Police, on Thursday night, destroyed the fixtures used by vendors outside Ace Hardware on Melville Street and in a section of Middle Street, Kingstown two days after a man was shot in a brazen daylight attack in the city.
On Friday, members of the Rapid Response Unit, a tactical squad, made intermittent checks in the area, to prevent vendors from returning to ply their trade there.
The audacious shooting around 9 a.m. Tuesday has left Rockies man Lionel “Gobler” George in intensive care, with a gunshot injury to the head.
It was the second shooting in that vicinity this year.
The first shooting, around 8 p.m. on Sept. 9, left Tevin Williams, 22, also of Rockies, dead on the spot with a gunshot wound to the face.
Williams was hanging out with friends under the Melville Street gallery of Ace Hardware when he was shot and killed.
Commissioner of Police, Colin John, told iWitness News that vending under the gallery is illegal and the police decided to act, having allowed the situation to prevail for some time.
“The police, in consultation with business owners and the Kingstown Town Board embarked on an operation to clean up that area and the area through Middle Street,” John told iWitness News on Sunday.
He said that the public had been complaining about feeling intimidated when they would pass those areas.
“And we also have observed criminal activity taking place in these areas, hence the reason for doing that.”
The police chief told iWitness News that his officers did not give the vendors any notice of their intention to remove them from that area.
“As far as we know, they were there illegally… We should have done it before, we should have nipped it in the bud, but better late than never. It’s been allowed to fester and we really decided to take a stand now and deal with it.”
Asked if the cleaning up was linked to the two shootings in the area, John said:
“Those activities would have created a stir and it would have helped to hasten or help to give us more reason to deal with the situation.”
John said there will be police presence in the area to deter people from continuing to vend there.
Meanwhile the vendors complained to iWitness News on Friday, saying that barring them from plying their trade is disruptive to their lives.
One vendor, who gave his name as Top Dawg, told iWitness News he has been selling “hot dog, etc.” under the gallery for the past five years.
The Kingstown resident said he was sleeping Thursday night when he got a phone call saying that the police were “mashing up me thing them.
“I don’t know what them do but ah come and ah ain’t meet me thing them. Them mash up me business place, them tear ‘part me whole life. This is me life. The business is me life.”
Police destroyed and removed from the site the furniture that the vendors used in the conduct of their business.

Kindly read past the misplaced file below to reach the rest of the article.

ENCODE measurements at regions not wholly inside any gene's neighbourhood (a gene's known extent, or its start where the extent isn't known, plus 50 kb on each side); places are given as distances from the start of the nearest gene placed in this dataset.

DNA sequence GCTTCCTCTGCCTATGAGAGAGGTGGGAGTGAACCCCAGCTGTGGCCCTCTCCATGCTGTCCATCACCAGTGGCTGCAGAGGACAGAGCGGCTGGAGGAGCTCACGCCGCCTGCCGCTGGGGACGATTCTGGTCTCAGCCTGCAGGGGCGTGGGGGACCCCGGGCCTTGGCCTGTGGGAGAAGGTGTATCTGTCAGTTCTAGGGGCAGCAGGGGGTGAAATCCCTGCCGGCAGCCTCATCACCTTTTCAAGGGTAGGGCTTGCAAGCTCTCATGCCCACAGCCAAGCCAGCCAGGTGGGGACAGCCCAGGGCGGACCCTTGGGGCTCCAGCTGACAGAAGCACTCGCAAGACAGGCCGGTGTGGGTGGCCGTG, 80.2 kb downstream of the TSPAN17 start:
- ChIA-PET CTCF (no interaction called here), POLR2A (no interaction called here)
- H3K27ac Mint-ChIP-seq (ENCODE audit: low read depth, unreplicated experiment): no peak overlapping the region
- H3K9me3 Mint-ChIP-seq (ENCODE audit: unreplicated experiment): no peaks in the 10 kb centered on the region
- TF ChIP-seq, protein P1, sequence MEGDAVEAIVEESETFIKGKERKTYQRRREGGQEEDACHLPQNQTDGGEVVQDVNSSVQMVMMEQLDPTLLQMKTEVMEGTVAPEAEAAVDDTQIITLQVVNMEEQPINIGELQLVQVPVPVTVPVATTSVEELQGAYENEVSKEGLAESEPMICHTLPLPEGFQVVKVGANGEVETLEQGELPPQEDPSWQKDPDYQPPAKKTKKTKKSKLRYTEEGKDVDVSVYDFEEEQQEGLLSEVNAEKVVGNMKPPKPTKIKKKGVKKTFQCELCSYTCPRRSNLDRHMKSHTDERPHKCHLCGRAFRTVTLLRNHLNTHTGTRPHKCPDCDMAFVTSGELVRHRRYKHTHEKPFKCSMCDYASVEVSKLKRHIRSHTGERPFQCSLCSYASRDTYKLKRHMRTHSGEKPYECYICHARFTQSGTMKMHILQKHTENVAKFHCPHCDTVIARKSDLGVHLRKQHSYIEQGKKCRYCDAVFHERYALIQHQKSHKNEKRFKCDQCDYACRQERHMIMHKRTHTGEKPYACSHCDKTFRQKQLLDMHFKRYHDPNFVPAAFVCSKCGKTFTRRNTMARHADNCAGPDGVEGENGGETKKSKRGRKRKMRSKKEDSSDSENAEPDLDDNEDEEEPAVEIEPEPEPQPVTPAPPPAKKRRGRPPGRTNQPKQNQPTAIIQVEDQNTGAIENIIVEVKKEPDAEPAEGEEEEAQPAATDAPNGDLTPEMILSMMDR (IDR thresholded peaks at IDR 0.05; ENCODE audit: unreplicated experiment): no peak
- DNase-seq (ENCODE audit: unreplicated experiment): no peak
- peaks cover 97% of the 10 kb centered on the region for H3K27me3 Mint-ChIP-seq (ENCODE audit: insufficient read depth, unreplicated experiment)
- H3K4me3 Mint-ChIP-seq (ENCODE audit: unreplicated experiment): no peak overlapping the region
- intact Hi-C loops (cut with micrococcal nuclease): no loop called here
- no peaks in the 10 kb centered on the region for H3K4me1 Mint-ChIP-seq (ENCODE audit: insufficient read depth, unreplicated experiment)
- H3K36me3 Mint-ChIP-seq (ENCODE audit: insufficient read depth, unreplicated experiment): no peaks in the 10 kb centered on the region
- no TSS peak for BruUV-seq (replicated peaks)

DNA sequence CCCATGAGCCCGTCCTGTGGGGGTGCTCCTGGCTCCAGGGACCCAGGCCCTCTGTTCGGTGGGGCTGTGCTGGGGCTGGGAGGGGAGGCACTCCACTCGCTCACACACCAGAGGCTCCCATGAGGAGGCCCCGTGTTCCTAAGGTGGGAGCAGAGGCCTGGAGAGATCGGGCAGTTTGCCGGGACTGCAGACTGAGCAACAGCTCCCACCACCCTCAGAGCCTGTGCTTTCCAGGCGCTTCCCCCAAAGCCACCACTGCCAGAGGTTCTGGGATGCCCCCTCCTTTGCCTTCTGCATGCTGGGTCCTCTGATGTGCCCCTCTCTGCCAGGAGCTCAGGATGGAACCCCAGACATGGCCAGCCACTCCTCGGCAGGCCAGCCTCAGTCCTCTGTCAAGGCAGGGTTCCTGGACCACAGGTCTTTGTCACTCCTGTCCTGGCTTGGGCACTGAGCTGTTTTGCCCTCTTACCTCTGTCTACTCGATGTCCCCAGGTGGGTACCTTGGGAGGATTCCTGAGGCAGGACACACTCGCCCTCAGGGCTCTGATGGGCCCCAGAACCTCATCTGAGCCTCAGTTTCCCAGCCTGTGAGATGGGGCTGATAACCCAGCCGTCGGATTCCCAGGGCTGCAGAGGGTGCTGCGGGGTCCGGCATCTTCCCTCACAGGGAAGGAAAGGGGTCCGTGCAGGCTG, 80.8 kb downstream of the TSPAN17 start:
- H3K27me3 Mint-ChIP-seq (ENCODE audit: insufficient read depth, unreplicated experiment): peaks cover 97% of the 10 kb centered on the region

Top Dawg said he has more children than any of the officers who took part in the operation.
“Ah get four children. Ah get more than them. Them ain’t get no children. Them ain’t care bout nutten.
“Martial law, them say. Them say them get more guns than we and if we wah the war, bring it out. But me doh know, me doh know. Me never see a gun yet. Cadets alone. Independence just done,” he said.
The vendor told iWitness News that the police did not give them a deadline by which to move.
“Them just mash up everything, throw it in the jeep, say them badder than we, them is the more gangsta than we. We sell hot dog, we ain’t know nothing them talking ‘bout. Them dey pon them own scene.”
Tamara De Grads, one of the vendors, said she had been selling under the gallery for 10 years.
“This is where I send my children to school. I practically raised my children from here.”
De Grads said that she received a phone call on Friday morning saying, “everything is gone from under Ace now”.
“Nobody notified us that they would be doing this. What am I supposed to do now? Who am I supposed to go to to get something for my kids? How am I supposed to send my kids to school? This is what I do.”
De Grads said that her children’s father has kidney disease.
How is he supposed to pay for his treatment when am I am on the street, not doing anything. This is what I know: the streets. Here is where I make my living so who do I go to? Who do I turn to? What’s next?”
Another vendor, who gave his name as Shankie said it was “an oppressing situation”.
“Them say well we in the hotspot… Just because a little shooting they say here is the hotspot. A man dead here so that is not our friend; he doh lime (hang out) here. He doh associate with me. They say he was liming with friends when he got shot. Them is the kind of reasons them say why they’re closing down the place; them ain’t want no vending.”
Sankie said he sold fruits and vegetables under the Ace gallery there for about five years.
He is also a carpenter but vending is his main source of income “because no wuk ain’t even dey in the place for man get wuk”.